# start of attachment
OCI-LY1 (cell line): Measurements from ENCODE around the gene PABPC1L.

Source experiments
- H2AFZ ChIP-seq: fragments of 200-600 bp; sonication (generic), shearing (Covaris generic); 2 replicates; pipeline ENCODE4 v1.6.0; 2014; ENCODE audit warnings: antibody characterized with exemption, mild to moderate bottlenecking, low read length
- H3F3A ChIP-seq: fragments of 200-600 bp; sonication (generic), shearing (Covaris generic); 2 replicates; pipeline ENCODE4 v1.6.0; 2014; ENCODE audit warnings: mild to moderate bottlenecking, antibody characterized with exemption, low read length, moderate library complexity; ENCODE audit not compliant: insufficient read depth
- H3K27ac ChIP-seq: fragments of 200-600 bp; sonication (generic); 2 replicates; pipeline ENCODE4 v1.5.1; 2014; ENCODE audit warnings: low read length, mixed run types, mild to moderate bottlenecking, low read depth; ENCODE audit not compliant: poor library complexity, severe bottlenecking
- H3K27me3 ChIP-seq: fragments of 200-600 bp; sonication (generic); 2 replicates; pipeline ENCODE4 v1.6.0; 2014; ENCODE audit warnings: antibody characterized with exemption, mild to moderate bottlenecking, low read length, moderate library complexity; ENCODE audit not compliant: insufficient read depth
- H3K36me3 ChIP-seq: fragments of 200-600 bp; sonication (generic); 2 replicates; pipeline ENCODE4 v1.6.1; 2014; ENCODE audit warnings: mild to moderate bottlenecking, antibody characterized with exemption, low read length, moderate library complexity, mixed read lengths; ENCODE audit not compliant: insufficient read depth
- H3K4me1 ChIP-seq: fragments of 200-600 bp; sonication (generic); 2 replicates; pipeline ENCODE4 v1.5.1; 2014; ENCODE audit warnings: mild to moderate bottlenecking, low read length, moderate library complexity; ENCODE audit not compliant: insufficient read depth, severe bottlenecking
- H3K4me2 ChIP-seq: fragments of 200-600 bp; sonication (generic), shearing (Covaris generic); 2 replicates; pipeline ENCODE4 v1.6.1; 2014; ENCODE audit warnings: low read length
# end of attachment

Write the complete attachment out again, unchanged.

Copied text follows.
OCI-LY1 (cell line): Measurements from ENCODE around the gene PABPC1L.

Source experiments
- H2AFZ ChIP-seq: fragments of 200-600 bp; sonication (generic), shearing (Covaris generic); 2 replicates; pipeline ENCODE4 v1.6.0; 2014; ENCODE audit warnings: antibody characterized with exemption, mild to moderate bottlenecking, low read length
- H3F3A ChIP-seq: fragments of 200-600 bp; sonication (generic), shearing (Covaris generic); 2 replicates; pipeline ENCODE4 v1.6.0; 2014; ENCODE audit warnings: mild to moderate bottlenecking, antibody characterized with exemption, low read length, moderate library complexity; ENCODE audit not compliant: insufficient read depth
- H3K27ac ChIP-seq: fragments of 200-600 bp; sonication (generic); 2 replicates; pipeline ENCODE4 v1.5.1; 2014; ENCODE audit warnings: low read length, mixed run types, mild to moderate bottlenecking, low read depth; ENCODE audit not compliant: poor library complexity, severe bottlenecking
- H3K27me3 ChIP-seq: fragments of 200-600 bp; sonication (generic); 2 replicates; pipeline ENCODE4 v1.6.0; 2014; ENCODE audit warnings: antibody characterized with exemption, mild to moderate bottlenecking, low read length, moderate library complexity; ENCODE audit not compliant: insufficient read depth
- H3K36me3 ChIP-seq: fragments of 200-600 bp; sonication (generic); 2 replicates; pipeline ENCODE4 v1.6.1; 2014; ENCODE audit warnings: mild to moderate bottlenecking, antibody characterized with exemption, low read length, moderate library complexity, mixed read lengths; ENCODE audit not compliant: insufficient read depth
- H3K4me1 ChIP-seq: fragments of 200-600 bp; sonication (generic); 2 replicates; pipeline ENCODE4 v1.5.1; 2014; ENCODE audit warnings: mild to moderate bottlenecking, low read length, moderate library complexity; ENCODE audit not compliant: insufficient read depth, severe bottlenecking
- H3K4me2 ChIP-seq: fragments of 200-600 bp; sonication (generic), shearing (Covaris generic); 2 replicates; pipeline ENCODE4 v1.6.1; 2014; ENCODE audit warnings: low read length